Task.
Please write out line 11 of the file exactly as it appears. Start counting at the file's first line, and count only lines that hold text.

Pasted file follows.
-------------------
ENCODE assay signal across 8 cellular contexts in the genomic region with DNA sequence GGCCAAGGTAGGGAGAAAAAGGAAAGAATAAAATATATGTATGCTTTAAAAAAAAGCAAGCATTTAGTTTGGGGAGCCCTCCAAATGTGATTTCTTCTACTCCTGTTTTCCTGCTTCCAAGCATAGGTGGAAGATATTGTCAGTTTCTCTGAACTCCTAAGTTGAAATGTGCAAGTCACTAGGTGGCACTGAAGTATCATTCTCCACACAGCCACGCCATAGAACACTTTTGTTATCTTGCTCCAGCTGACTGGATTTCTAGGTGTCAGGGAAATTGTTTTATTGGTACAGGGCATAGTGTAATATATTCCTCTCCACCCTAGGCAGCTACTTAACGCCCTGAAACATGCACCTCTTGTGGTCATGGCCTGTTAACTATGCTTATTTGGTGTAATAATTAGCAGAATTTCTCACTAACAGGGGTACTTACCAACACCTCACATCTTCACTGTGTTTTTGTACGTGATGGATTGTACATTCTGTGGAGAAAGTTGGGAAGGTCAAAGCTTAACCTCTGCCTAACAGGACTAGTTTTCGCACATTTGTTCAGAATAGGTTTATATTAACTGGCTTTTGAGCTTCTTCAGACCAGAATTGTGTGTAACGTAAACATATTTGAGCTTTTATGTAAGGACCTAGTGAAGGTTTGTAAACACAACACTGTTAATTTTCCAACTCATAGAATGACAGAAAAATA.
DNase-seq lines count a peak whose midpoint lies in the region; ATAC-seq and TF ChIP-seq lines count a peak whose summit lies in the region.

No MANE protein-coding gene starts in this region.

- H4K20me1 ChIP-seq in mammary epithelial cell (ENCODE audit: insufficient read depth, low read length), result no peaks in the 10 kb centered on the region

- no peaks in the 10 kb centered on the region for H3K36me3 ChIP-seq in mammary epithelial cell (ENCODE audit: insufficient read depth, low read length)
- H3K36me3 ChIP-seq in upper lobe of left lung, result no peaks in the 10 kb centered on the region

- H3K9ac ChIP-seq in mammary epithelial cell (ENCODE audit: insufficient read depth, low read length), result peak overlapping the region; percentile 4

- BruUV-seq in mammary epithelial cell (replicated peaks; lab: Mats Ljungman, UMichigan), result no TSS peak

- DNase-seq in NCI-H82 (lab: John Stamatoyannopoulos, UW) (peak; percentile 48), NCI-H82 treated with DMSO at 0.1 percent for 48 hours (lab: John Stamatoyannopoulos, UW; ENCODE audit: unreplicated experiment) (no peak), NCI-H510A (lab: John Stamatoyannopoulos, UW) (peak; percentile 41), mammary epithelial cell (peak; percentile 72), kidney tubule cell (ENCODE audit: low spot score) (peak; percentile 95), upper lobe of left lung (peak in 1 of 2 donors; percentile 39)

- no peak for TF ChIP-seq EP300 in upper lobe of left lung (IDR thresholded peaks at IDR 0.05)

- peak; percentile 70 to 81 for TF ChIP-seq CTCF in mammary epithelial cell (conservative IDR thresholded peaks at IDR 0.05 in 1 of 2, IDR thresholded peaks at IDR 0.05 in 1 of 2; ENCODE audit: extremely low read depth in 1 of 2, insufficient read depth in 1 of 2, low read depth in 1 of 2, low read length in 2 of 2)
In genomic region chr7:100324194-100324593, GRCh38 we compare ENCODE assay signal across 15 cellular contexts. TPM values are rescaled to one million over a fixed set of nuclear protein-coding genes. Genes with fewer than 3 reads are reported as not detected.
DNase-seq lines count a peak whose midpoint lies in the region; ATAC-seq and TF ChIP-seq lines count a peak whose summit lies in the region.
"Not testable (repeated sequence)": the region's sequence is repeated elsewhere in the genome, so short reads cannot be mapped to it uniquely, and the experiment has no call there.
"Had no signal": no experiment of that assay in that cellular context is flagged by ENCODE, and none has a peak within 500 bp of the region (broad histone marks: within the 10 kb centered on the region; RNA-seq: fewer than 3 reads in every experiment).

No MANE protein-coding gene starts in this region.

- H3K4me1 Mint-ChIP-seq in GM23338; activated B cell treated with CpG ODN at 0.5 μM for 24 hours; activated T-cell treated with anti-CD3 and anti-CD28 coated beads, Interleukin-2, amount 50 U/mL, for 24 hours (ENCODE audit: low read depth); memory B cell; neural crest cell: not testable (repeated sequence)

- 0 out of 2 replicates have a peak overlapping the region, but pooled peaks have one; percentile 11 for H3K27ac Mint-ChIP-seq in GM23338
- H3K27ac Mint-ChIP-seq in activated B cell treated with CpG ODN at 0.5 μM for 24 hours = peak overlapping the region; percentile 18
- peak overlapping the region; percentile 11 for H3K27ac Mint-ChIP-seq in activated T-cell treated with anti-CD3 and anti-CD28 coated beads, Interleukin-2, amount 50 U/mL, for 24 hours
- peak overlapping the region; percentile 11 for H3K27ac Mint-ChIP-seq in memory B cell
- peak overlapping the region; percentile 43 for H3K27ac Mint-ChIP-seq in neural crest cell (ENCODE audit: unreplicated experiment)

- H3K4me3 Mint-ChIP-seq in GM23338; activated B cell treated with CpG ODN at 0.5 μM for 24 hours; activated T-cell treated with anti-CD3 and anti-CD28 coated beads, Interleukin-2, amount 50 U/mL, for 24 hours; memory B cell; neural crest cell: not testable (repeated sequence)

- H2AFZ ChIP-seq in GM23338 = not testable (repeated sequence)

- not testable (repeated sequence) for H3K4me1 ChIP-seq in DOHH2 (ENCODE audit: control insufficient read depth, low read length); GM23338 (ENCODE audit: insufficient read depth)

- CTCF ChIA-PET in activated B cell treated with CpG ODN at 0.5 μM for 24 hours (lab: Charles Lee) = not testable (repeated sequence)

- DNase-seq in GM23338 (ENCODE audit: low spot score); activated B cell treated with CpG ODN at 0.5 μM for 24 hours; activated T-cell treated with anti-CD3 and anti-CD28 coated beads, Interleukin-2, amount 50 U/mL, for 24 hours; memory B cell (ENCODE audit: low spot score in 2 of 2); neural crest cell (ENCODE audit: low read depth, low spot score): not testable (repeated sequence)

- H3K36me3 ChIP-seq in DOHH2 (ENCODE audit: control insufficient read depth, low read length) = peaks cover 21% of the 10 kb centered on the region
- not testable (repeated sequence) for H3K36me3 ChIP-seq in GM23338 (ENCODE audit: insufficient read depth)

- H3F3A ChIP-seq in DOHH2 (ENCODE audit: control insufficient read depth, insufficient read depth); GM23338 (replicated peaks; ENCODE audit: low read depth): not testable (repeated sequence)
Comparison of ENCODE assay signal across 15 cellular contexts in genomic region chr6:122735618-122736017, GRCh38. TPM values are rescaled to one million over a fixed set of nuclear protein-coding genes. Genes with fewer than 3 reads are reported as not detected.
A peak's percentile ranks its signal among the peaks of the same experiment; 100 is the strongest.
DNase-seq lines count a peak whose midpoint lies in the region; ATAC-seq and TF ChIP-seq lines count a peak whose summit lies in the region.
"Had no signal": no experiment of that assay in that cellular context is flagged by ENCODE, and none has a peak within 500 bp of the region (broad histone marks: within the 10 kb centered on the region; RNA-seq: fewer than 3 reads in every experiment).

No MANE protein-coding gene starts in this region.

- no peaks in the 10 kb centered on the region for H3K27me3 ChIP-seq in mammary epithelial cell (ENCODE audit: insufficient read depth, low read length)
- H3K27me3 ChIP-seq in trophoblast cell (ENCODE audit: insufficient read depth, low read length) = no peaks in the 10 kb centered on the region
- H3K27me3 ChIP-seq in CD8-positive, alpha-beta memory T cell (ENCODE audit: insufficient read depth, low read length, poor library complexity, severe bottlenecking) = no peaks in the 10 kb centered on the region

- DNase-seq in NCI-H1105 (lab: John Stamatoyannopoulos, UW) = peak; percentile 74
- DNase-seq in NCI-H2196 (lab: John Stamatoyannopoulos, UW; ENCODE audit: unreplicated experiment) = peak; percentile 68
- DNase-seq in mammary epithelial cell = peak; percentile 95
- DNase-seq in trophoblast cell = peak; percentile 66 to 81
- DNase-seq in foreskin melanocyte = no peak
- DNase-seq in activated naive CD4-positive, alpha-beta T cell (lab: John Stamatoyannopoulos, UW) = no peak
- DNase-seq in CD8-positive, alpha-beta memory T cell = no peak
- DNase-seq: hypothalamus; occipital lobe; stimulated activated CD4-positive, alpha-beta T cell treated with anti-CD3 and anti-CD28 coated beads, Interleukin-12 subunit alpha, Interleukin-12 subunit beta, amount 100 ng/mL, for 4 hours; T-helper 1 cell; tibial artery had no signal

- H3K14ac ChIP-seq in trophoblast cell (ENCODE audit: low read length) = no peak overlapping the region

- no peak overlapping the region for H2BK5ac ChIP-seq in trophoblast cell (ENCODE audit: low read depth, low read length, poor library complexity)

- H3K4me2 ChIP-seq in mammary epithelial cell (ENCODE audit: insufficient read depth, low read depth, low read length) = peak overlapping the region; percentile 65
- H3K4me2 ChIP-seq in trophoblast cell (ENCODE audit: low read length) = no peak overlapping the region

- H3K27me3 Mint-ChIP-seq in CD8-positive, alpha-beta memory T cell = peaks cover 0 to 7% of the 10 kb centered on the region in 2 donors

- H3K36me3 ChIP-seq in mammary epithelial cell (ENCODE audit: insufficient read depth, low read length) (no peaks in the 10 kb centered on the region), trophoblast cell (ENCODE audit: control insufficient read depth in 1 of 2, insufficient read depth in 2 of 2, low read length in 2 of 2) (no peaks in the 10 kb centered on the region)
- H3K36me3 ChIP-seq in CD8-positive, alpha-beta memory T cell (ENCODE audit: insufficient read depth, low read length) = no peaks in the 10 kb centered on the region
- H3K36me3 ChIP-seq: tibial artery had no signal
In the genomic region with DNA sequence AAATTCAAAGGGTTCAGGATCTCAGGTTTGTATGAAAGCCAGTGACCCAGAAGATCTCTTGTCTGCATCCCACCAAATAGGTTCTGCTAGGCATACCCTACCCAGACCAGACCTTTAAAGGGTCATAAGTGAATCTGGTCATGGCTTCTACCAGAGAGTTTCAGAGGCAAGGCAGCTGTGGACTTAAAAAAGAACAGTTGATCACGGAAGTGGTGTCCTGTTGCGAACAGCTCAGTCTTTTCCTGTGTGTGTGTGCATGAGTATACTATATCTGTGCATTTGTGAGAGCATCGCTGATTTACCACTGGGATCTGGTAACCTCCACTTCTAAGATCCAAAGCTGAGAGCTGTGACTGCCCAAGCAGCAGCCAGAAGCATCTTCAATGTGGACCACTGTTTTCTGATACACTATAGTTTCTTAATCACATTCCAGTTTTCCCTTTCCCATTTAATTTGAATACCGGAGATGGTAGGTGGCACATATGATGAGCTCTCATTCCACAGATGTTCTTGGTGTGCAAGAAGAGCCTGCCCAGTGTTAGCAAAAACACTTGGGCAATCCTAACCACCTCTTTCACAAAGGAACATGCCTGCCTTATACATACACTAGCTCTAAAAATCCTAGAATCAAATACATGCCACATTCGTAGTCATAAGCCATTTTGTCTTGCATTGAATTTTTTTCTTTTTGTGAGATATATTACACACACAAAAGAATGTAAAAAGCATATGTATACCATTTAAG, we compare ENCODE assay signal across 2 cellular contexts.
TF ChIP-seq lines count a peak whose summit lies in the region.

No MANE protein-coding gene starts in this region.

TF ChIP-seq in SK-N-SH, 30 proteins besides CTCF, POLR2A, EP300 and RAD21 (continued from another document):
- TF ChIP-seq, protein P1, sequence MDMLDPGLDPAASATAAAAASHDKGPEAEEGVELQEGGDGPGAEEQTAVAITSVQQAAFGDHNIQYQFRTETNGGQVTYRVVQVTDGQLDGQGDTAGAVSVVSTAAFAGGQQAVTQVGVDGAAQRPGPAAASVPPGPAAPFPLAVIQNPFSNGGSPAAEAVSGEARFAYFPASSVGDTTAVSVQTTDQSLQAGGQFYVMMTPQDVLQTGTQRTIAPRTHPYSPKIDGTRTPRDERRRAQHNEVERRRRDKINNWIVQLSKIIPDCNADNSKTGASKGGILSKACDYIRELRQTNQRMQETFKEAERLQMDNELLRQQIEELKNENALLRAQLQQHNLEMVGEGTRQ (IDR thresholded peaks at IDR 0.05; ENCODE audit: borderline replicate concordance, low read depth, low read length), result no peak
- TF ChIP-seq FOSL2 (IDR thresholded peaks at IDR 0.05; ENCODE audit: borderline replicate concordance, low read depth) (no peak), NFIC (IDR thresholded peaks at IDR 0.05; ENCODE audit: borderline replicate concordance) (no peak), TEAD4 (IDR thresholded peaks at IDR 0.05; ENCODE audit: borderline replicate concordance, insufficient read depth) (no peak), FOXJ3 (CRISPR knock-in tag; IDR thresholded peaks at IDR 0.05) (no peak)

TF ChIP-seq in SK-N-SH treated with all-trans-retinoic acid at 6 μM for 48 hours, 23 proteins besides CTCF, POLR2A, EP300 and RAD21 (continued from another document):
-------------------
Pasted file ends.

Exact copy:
- peak; percentile 70 to 81 for TF ChIP-seq CTCF in mammary epithelial cell (conservative IDR thresholded peaks at IDR 0.05 in 1 of 2, IDR thresholded peaks at IDR 0.05 in 1 of 2; ENCODE audit: extremely low read depth in 1 of 2, insufficient read depth in 1 of 2, low read depth in 1 of 2, low read length in 2 of 2)